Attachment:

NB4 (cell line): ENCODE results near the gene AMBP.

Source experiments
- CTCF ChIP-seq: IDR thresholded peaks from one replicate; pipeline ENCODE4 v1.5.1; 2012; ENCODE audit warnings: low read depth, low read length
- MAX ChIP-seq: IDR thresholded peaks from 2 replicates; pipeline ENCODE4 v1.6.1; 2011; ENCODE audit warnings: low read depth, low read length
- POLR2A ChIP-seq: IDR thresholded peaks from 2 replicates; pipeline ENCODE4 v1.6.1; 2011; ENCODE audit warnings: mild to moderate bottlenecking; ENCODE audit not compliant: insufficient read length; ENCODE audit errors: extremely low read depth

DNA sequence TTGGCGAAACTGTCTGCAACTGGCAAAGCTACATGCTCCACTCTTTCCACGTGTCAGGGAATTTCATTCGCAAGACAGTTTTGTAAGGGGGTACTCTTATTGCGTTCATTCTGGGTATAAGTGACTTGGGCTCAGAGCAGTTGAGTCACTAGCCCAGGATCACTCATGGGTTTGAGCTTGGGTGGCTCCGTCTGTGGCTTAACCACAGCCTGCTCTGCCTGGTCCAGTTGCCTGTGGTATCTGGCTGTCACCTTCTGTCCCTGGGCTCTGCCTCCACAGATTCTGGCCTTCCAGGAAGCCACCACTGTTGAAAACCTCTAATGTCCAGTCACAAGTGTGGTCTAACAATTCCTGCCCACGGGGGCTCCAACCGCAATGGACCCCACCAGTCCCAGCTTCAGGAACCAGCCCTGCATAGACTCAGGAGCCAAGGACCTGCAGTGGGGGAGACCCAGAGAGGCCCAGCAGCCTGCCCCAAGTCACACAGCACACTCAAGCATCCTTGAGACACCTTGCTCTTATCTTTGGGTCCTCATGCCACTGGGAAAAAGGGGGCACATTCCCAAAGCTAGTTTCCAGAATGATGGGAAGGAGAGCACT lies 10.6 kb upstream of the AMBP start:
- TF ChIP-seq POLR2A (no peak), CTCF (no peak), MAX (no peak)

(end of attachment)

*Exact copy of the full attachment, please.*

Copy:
NB4 (cell line): ENCODE results near the gene AMBP.

Source experiments
- CTCF ChIP-seq: IDR thresholded peaks from one replicate; pipeline ENCODE4 v1.5.1; 2012; ENCODE audit warnings: low read depth, low read length
- MAX ChIP-seq: IDR thresholded peaks from 2 replicates; pipeline ENCODE4 v1.6.1; 2011; ENCODE audit warnings: low read depth, low read length
- POLR2A ChIP-seq: IDR thresholded peaks from 2 replicates; pipeline ENCODE4 v1.6.1; 2011; ENCODE audit warnings: mild to moderate bottlenecking; ENCODE audit not compliant: insufficient read length; ENCODE audit errors: extremely low read depth

DNA sequence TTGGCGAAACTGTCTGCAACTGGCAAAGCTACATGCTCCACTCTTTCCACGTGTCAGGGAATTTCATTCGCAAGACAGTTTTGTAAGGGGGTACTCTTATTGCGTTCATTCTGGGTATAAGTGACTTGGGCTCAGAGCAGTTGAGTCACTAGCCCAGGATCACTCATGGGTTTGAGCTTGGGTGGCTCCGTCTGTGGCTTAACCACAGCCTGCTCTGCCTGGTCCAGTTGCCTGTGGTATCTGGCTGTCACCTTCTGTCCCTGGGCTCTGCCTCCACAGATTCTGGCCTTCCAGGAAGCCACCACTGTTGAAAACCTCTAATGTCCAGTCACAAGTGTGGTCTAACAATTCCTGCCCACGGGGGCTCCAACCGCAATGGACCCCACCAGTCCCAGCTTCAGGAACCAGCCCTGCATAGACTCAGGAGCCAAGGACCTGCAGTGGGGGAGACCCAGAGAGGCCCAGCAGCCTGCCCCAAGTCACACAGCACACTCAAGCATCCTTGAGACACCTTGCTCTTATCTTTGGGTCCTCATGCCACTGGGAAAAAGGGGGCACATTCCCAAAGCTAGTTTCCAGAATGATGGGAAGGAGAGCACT lies 10.6 kb upstream of the AMBP start:
- TF ChIP-seq POLR2A (no peak), CTCF (no peak), MAX (no peak)